A new website came to my attention that promises to “Discover what truly works.” The idea is to essentially crowdsource anecdotal reports about what treatments work for specific conditions.
This is an interesting idea, that can harness the power of information flow over the internet to do what is essentially an observational, uncontrolled, and unscientific study about treatment effects. At its best, this type of information would consist of what we call a pragmatic study – an open-label study of the real-world application of specific treatments.
Pragmatic studies have their place – they add information about the practical applicability of various treatments. Pragmatic studies, however, are not efficacy trials – they cannot and should not be used to make efficacy claims. It has recently come into vogue for proponents of various CAM treatments to rely on pragmatic studies to make efficacy claims, when actual efficacy trials have failed to show effectiveness.
Pragmatic studies, in other words, should be conducted only with proven therapies that have already demonstrated efficacy.
The information that would be generated by CureCrowd, however, is more problematic than a well-conducted pragmatic study. A good pragmatic study should, at least, be systematic – looking at consecutive patients in a practice, for example. Online surveys, however, are self-selective. This introduces selection bias which may overwhelm the results. Therefore the information may tell us about what people feel motivated to report, not actual results.
It does, however, give the illusion of useful information. Take a look at the graph at the top of this post – results so far for headache (the site is just getting started and so the information is still scant). I treat headaches so I can put this information into context. You can see that caffeine is reported as reasonably effective. However, it’s possible that for most people who believe caffeine treats their headaches, they are just treating headaches caused by caffeine withdrawal. For most people with recurrent headaches it is best to completely avoid caffeine, but this chart may make them think caffeine is an effective treatment, leading to more consumption.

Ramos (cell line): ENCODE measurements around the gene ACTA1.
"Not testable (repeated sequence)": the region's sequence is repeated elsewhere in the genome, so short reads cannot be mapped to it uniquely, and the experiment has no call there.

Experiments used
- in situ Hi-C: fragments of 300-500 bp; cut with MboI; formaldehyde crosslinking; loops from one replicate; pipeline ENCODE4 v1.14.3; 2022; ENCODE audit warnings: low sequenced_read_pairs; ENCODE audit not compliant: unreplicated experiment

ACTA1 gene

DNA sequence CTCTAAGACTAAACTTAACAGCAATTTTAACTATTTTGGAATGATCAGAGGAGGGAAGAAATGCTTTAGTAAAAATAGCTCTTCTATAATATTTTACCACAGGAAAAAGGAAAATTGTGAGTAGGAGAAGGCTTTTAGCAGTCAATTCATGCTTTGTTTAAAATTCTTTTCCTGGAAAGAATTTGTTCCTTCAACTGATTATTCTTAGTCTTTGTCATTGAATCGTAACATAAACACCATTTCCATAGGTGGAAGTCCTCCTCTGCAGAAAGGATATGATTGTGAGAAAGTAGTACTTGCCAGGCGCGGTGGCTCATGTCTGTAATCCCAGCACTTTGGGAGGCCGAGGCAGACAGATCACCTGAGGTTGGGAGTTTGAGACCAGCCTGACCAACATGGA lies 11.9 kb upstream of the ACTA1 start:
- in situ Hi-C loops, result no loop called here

I should also point out that “headache” is a problematic category. There are many headache types, such as migraine vs. tension headache. This information is not useful without knowing what kind of headache the different users were treating. This brings up the broader problem with using an online survey for medical information – who verifies the diagnosis being treated?
I do think that using the internet to generate large amounts of possibly-useful medical data is an interesting idea which could have some potential. But there are many pitfalls. Just gathering large amounts of data will not necessarily tell us anything useful, and in fact may be misleading. It can give the false sense of useful information even when results might be grossly misleading.
Treatment effects are particularly problematic, as they are susceptible to placebo effects and a host of perception and reporting biases.
Scientists use uncontrolled observational studies all the time, but they have to be put into their proper context. They are useful for generating hypotheses, not so much for definitively testing hypotheses. They are also useful follow-up data to see how proven-effective treatments work in real-world settings.
An online survey might generate some interesting data, but I don’t think it can be relied upon to “figure out what really works.” The fatal flaw in this approach is the self-selective nature of the information.
My major concern about this type of project is that it is designed to give information back to users, with the promise that this information will be useful. Rather, it would be more legitimate to use such a website, at least initially, as an experiment itself. First let’s validate this type of information. The online surveys could be done and the information generated could be compared to controlled efficacy data. If the results track well with controlled data (where such data is available) that would at least tell us something.
A great deal more thought needs to go into this type of crowdsourcing, such as how to capture more accurate and detailed diagnostic information. “Headache” is an ultimately useless category. Users should at least be given the option of filling out a standard headache questionnaire, and that information can be analyzed separately.
Using online methods for capturing health information is a potentially useful new tool for medical scientists, but a great deal of thought and analysis needs to be done to develop such tools before they will be actually useful. Treatment information is particularly difficult. Giving such raw data back to users, at this stage, may be more harmful than beneficial.